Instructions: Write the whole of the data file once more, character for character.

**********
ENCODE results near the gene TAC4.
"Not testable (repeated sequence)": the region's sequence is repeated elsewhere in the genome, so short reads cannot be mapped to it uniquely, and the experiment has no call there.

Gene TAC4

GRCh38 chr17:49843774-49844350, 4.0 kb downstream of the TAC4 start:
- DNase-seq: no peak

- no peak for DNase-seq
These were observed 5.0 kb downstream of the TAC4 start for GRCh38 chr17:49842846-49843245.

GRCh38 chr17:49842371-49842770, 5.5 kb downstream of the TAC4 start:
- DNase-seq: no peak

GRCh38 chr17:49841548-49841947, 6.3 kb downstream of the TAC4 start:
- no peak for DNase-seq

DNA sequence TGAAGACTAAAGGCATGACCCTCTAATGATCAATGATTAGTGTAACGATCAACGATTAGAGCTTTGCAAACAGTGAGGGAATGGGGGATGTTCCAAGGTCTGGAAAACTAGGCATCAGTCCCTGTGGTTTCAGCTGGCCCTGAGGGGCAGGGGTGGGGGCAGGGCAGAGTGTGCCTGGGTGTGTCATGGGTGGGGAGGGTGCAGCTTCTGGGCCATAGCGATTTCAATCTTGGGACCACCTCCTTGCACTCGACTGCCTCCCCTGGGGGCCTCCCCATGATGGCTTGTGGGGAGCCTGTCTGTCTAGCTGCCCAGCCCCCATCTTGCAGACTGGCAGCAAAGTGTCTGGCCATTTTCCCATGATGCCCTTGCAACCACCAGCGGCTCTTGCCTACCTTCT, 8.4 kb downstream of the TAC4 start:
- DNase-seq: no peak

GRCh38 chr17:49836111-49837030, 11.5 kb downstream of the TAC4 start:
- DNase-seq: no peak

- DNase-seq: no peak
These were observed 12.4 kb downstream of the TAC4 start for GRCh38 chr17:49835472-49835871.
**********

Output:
ENCODE results near the gene TAC4.
"Not testable (repeated sequence)": the region's sequence is repeated elsewhere in the genome, so short reads cannot be mapped to it uniquely, and the experiment has no call there.

Gene TAC4

GRCh38 chr17:49843774-49844350, 4.0 kb downstream of the TAC4 start:
- DNase-seq: no peak

- no peak for DNase-seq
These were observed 5.0 kb downstream of the TAC4 start for GRCh38 chr17:49842846-49843245.

GRCh38 chr17:49842371-49842770, 5.5 kb downstream of the TAC4 start:
- DNase-seq: no peak

GRCh38 chr17:49841548-49841947, 6.3 kb downstream of the TAC4 start:
- no peak for DNase-seq

DNA sequence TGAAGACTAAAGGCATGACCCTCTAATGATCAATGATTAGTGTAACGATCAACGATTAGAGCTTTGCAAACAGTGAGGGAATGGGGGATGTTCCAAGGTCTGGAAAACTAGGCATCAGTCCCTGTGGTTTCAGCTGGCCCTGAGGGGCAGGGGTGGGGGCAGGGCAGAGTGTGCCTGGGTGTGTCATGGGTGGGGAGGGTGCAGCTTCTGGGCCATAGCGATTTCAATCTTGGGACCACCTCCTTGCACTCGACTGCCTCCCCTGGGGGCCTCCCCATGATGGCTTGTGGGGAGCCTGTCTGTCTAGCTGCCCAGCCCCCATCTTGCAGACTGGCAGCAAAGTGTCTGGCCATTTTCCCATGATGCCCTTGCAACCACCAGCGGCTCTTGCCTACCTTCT, 8.4 kb downstream of the TAC4 start:
- DNase-seq: no peak

GRCh38 chr17:49836111-49837030, 11.5 kb downstream of the TAC4 start:
- DNase-seq: no peak

- DNase-seq: no peak
These were observed 12.4 kb downstream of the TAC4 start for GRCh38 chr17:49835472-49835871.